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- Get a job.
- Master that job.
- Manage other people doing that job.
- “Run sh*t” (her exact words).
Today, I’m cringe-laughing as I write these sentences. The perception I had of management turned out to be quite different than the brass tacks realities. Spoiler: I did not ascend to a higher plane of enlightenment when my title changed. I was still myself, with all my faults, and dealing with a totally new set of challenges.
Don’t get me wrong -- for all the missteps and pitfalls and uncomfortable realizations, being a manager is easily the best job I’ve ever had. The phrase “the best hardest job” that often gets applied to parenting also holds for management in my opinion. The fulfillment I get from watching my team learn, grow, and ultimately kick ass is second to none.
This post is not intended to dissuade anyone from management. Instead, it’s an attempt to provide a glimpse into the not-so-glamorous parts of “running sh*t” that don’t get talked about as often as the pros. It’s my hope that this information can help people considering management make a fully informed decision -- and let current managers know that if they’re experiencing any of the things on this list, they’re not alone.
10 Hard Truths About Management No One Tells You
1) Management can be lonely.When you’re an individual contributor on a team, you have a built-in support system. You’re naturally grouped with people who do the same thing you do, or if not, at least have deep context into your work. And this network comes in handy when you need a sounding board, a brainstorm partner, or just someone to vent to.
But when you’re the manager of a team, there’s by definition only one of you. There’s no one else in the same role who you can turn to when you’re stuck, or confused, or frustrated -- and that can sometimes leave you feeling lonely.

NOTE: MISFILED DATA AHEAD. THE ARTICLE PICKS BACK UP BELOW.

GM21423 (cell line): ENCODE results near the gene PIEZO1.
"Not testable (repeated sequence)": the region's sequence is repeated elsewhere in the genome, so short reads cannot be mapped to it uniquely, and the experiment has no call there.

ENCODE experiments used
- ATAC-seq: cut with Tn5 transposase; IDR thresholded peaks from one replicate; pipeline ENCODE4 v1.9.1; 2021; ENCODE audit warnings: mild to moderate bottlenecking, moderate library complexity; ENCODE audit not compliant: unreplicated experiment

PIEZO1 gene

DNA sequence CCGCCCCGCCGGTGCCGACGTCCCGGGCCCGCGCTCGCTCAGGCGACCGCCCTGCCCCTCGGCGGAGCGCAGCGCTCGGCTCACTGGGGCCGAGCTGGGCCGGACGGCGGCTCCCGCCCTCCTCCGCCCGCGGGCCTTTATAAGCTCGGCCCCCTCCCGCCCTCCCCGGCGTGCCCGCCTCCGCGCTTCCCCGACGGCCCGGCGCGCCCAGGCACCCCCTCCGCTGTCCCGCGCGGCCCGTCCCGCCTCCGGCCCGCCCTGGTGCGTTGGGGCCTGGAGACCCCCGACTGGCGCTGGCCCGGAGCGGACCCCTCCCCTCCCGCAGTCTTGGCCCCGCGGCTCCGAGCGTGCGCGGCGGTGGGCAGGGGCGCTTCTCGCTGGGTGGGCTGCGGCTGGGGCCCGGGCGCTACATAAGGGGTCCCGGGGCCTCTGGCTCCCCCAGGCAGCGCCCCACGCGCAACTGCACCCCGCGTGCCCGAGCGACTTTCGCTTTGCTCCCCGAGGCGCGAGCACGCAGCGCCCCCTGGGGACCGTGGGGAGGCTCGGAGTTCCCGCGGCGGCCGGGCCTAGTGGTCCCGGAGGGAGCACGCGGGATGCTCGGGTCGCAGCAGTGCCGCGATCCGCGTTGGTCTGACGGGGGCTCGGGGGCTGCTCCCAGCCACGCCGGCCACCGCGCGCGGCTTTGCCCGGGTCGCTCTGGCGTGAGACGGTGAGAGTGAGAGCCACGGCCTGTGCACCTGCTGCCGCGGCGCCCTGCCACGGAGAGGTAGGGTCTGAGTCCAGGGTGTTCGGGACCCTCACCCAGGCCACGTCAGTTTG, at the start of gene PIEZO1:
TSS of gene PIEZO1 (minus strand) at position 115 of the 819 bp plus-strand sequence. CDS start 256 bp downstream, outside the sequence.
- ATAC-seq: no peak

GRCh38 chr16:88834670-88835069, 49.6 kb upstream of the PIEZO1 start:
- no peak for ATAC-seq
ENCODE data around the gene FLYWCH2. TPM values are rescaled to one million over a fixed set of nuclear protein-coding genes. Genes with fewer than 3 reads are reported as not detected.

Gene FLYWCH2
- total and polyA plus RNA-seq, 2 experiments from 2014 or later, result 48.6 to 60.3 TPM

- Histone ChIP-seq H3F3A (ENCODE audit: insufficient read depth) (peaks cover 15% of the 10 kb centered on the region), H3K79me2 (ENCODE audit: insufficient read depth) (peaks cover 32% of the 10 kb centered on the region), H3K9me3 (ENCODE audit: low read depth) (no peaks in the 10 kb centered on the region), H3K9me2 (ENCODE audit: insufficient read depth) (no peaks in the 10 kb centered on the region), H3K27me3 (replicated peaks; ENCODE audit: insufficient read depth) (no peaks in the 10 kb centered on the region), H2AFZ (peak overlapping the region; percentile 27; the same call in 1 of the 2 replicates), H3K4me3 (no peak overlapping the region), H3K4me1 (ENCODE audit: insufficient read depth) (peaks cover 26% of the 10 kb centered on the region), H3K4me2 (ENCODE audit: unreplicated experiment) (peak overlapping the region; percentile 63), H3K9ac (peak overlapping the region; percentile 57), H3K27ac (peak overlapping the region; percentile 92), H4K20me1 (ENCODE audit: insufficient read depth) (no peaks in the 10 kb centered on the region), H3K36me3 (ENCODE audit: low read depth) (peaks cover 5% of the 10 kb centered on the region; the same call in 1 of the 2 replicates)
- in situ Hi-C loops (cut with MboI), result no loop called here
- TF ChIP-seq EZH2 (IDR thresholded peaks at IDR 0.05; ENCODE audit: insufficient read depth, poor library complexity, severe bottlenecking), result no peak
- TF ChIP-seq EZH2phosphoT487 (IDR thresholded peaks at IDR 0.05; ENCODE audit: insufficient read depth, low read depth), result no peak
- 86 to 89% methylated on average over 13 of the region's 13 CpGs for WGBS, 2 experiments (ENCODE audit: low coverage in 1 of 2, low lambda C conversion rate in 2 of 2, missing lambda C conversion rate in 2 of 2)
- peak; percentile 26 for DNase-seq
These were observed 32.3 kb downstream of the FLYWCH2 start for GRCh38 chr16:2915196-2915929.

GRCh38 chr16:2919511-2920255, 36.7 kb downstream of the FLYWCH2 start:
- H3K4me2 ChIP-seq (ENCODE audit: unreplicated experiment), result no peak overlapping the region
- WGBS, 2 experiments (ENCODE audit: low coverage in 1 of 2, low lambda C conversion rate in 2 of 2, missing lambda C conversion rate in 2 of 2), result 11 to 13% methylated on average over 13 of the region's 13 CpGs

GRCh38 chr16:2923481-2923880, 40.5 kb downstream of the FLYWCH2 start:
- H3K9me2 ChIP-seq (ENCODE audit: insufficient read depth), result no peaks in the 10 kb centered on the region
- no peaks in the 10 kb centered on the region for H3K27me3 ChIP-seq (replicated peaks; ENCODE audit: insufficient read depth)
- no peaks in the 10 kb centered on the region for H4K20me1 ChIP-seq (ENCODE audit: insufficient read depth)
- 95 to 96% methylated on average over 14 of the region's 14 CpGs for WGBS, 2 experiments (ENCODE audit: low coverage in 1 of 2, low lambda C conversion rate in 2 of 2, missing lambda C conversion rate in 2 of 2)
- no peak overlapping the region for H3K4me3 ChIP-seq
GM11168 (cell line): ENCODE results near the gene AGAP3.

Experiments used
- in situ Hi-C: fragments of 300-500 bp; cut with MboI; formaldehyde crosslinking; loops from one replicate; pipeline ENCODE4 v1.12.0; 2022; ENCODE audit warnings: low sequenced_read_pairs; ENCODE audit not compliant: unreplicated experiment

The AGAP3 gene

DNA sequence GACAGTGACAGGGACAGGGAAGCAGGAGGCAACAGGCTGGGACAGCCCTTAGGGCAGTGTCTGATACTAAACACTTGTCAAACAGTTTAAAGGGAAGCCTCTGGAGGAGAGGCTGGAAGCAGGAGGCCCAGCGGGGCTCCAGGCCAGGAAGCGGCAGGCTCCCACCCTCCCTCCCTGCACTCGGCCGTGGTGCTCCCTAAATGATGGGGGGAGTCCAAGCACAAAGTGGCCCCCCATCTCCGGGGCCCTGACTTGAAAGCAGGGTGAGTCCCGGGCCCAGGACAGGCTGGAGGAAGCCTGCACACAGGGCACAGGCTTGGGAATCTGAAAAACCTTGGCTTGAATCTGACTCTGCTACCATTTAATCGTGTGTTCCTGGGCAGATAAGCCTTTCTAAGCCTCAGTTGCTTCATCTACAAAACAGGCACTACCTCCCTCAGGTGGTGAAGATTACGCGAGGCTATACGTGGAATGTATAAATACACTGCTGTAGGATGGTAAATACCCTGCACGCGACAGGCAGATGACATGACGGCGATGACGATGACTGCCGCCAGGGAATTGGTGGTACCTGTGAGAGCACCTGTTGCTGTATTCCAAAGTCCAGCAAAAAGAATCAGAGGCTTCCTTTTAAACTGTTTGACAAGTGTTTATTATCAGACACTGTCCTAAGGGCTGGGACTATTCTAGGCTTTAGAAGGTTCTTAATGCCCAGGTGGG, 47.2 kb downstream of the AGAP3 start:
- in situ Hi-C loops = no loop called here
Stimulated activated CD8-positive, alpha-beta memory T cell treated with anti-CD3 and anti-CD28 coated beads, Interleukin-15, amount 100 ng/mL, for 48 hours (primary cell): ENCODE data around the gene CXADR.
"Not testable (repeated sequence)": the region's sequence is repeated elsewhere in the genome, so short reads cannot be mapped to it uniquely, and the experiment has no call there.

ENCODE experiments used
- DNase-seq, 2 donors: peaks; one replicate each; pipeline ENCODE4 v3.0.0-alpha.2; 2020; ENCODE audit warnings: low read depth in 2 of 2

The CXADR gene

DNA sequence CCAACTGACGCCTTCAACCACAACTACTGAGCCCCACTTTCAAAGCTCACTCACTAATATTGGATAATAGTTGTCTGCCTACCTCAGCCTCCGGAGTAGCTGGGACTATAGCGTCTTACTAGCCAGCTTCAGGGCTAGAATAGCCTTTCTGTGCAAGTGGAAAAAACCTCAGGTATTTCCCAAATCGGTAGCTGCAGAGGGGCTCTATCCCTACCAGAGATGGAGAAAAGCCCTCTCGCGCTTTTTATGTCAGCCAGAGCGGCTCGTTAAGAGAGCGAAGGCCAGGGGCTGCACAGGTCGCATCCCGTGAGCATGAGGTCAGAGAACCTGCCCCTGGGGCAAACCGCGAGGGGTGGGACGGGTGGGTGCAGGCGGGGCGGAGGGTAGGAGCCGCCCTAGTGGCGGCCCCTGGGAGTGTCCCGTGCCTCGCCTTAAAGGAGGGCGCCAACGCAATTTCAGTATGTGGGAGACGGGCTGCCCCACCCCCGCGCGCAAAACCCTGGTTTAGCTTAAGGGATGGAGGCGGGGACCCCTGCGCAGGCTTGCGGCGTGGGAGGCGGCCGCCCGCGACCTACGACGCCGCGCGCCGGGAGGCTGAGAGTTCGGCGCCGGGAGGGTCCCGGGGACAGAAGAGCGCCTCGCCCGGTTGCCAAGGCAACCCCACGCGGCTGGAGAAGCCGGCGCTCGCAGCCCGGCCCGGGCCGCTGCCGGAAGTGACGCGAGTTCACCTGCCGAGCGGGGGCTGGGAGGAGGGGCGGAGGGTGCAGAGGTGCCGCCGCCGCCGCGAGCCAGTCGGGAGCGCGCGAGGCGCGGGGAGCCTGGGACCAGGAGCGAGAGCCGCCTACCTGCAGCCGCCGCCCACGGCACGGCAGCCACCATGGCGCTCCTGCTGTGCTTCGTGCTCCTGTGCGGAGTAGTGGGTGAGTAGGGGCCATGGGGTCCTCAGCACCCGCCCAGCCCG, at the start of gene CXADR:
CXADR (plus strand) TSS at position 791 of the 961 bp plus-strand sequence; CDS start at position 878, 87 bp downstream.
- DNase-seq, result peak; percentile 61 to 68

This isn’t to say that it’s impossible to find support as a manager. The key word is “find.” As a manager, you have to intentionally seek out fellow leaders and actively build a support network (and I guarantee that you will need it).
2) You stop practicing your craft.You probably got your job as a manager because you were particularly good at whatever you were doing as an individual contributor … but in your new role, you actually stop doing that thing. The manager’s role is to help their team execute their craft particularly well. And because you’re playing an enablement role instead of actually doing the work, your skills are probably going to get a bit rusty.
For example, content is my craft, but I haven’t actively been in the weeds for a few years now. A peek at entry-level content creation jobs reveals that employers are now looking for video and design skills in addition to writing ... of which I have neither. I could probably get a job as a manager of a content team, but as a creator? Maybe not.
This is why I think it’s dangerous to think of management as a promotion -- it’s actually a totally different job. When you take a step towards management, you take a step away from your functional area of expertise. It’s a trade-off that I’ve been personally very happy with, but a trade-off nonetheless.
3) GSD turns into GTD.At HubSpot, we’re fond of the acronym GSD, which stands for “get sh*t done.” We love people who love to cross things off a to-do list.
But considering that managers are enablers of people who execute tasks instead of executing those tasks themselves, “GSD” really doesn’t fit anymore. Instead, I think “GTD” more appropriately describes the work of managers, where “T” has two meanings:
- Get Thinking Done
- Get Talking Done
I’ve often heard new managers accustomed to executing tasks fast and furious remark that they feel like they’re not “doing anything” in their new role. This isn’t true -- their work is just as vital and important -- but it happens on a more ongoing cadence and isn’t neatly completed at the end of a day or week.